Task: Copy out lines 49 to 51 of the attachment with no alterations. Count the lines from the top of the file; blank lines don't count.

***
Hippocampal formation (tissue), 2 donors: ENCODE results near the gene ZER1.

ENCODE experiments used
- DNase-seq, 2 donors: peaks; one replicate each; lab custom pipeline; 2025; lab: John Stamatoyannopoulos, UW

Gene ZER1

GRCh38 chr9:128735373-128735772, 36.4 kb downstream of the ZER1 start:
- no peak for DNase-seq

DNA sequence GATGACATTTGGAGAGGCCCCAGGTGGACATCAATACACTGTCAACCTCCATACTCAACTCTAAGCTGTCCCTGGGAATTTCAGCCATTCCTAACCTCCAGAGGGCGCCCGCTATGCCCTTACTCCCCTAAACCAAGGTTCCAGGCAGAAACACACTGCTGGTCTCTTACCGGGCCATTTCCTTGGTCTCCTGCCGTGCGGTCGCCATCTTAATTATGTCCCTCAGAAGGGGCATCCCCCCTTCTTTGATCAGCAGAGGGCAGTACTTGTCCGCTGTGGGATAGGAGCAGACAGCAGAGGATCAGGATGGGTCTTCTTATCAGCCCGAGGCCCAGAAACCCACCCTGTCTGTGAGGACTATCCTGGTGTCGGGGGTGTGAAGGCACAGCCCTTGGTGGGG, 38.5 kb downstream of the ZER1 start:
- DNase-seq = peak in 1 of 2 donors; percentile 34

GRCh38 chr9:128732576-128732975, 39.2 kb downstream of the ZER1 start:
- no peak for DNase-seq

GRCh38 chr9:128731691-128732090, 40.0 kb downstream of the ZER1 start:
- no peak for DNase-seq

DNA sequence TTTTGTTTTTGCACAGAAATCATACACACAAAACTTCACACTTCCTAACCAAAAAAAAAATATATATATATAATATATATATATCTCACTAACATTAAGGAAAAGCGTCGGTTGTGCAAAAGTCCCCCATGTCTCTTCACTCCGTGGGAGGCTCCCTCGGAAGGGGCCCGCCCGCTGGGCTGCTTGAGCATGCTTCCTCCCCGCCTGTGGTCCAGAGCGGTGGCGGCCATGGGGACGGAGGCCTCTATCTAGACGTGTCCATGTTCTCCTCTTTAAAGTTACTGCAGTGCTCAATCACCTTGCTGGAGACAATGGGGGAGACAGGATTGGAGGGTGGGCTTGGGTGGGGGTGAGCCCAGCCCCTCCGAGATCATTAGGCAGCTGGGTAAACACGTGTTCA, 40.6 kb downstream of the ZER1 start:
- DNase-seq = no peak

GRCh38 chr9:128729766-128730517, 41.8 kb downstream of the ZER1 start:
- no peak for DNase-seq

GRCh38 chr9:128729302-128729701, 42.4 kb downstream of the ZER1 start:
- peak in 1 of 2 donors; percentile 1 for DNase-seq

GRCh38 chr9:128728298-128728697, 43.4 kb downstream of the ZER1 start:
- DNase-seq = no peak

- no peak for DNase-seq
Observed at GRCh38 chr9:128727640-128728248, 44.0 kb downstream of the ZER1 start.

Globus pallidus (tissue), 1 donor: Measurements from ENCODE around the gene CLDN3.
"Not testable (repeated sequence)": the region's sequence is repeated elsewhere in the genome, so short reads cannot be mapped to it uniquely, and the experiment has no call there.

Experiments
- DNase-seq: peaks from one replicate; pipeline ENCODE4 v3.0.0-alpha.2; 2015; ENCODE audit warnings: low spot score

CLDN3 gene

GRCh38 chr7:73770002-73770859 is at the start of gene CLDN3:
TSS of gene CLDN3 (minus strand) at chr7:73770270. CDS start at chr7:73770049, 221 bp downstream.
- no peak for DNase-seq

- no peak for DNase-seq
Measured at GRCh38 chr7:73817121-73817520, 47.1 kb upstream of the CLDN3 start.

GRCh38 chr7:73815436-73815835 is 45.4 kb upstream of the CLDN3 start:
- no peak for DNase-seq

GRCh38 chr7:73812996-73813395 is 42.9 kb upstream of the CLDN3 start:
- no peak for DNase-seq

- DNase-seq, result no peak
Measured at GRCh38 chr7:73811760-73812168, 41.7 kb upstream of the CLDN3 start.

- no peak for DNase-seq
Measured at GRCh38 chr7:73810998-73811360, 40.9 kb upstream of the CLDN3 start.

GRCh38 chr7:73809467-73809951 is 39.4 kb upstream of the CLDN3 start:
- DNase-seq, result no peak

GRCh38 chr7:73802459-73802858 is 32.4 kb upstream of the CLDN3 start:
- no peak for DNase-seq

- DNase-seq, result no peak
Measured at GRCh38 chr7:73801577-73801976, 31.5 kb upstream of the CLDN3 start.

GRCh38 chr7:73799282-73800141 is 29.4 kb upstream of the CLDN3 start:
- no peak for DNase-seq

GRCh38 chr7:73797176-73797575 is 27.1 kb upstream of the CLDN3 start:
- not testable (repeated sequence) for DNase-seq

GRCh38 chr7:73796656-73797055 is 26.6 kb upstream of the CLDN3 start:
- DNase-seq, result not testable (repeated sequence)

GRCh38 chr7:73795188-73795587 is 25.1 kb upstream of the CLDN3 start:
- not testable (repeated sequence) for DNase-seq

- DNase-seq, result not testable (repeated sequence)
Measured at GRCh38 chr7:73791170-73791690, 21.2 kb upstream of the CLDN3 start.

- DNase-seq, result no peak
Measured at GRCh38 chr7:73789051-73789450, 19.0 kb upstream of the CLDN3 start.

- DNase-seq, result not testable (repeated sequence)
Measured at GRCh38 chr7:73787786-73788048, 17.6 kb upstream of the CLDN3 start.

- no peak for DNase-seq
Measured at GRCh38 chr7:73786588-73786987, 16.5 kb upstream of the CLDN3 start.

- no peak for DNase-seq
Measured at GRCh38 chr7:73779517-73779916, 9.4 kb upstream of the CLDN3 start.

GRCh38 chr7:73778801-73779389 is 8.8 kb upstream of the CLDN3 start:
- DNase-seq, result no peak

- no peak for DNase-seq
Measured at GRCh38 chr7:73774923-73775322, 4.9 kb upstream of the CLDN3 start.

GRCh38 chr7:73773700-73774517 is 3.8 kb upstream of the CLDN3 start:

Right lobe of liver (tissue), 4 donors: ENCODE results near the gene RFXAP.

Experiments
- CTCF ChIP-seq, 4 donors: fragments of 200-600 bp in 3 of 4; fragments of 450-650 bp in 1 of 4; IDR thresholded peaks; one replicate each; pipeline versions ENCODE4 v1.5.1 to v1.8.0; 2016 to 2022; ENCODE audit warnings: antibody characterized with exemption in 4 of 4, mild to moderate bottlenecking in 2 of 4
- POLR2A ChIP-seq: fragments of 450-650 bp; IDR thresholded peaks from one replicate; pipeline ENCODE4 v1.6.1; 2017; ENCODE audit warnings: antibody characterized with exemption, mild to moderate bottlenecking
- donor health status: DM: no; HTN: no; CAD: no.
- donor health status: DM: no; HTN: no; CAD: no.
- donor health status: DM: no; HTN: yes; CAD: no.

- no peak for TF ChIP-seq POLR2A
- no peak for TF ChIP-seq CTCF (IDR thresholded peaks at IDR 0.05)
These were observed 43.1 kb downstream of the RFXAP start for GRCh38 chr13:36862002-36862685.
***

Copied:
GRCh38 chr7:73797176-73797575 is 27.1 kb upstream of the CLDN3 start:
- not testable (repeated sequence) for DNase-seq

GRCh38 chr7:73796656-73797055 is 26.6 kb upstream of the CLDN3 start: